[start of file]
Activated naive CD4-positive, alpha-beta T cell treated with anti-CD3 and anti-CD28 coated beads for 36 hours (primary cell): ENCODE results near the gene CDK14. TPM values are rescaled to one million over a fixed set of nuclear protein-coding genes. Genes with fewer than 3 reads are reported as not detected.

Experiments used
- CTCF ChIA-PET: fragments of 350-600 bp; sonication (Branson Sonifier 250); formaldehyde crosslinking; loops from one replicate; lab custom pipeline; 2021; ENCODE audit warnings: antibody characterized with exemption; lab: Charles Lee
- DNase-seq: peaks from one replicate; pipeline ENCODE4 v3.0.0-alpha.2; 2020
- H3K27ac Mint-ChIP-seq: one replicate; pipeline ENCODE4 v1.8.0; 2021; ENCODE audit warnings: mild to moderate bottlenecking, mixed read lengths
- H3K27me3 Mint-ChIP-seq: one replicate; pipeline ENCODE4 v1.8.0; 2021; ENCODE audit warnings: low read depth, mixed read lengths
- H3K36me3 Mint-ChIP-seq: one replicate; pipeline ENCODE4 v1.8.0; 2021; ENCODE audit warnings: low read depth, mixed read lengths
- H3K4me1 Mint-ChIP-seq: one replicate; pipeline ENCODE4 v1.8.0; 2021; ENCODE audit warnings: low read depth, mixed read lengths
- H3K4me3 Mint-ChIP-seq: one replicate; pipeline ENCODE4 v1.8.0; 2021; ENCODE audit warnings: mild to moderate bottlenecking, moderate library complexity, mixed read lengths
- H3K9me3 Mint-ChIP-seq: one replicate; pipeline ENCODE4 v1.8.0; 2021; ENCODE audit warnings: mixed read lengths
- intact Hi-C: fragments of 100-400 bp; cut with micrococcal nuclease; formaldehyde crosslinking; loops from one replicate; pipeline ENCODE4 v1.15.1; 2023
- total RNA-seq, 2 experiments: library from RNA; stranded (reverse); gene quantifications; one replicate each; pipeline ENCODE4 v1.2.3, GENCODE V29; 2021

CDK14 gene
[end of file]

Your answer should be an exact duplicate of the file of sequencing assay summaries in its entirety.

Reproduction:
Activated naive CD4-positive, alpha-beta T cell treated with anti-CD3 and anti-CD28 coated beads for 36 hours (primary cell): ENCODE results near the gene CDK14. TPM values are rescaled to one million over a fixed set of nuclear protein-coding genes. Genes with fewer than 3 reads are reported as not detected.

Experiments used
- CTCF ChIA-PET: fragments of 350-600 bp; sonication (Branson Sonifier 250); formaldehyde crosslinking; loops from one replicate; lab custom pipeline; 2021; ENCODE audit warnings: antibody characterized with exemption; lab: Charles Lee
- DNase-seq: peaks from one replicate; pipeline ENCODE4 v3.0.0-alpha.2; 2020
- H3K27ac Mint-ChIP-seq: one replicate; pipeline ENCODE4 v1.8.0; 2021; ENCODE audit warnings: mild to moderate bottlenecking, mixed read lengths
- H3K27me3 Mint-ChIP-seq: one replicate; pipeline ENCODE4 v1.8.0; 2021; ENCODE audit warnings: low read depth, mixed read lengths
- H3K36me3 Mint-ChIP-seq: one replicate; pipeline ENCODE4 v1.8.0; 2021; ENCODE audit warnings: low read depth, mixed read lengths
- H3K4me1 Mint-ChIP-seq: one replicate; pipeline ENCODE4 v1.8.0; 2021; ENCODE audit warnings: low read depth, mixed read lengths
- H3K4me3 Mint-ChIP-seq: one replicate; pipeline ENCODE4 v1.8.0; 2021; ENCODE audit warnings: mild to moderate bottlenecking, moderate library complexity, mixed read lengths
- H3K9me3 Mint-ChIP-seq: one replicate; pipeline ENCODE4 v1.8.0; 2021; ENCODE audit warnings: mixed read lengths
- intact Hi-C: fragments of 100-400 bp; cut with micrococcal nuclease; formaldehyde crosslinking; loops from one replicate; pipeline ENCODE4 v1.15.1; 2023
- total RNA-seq, 2 experiments: library from RNA; stranded (reverse); gene quantifications; one replicate each; pipeline ENCODE4 v1.2.3, GENCODE V29; 2021

CDK14 gene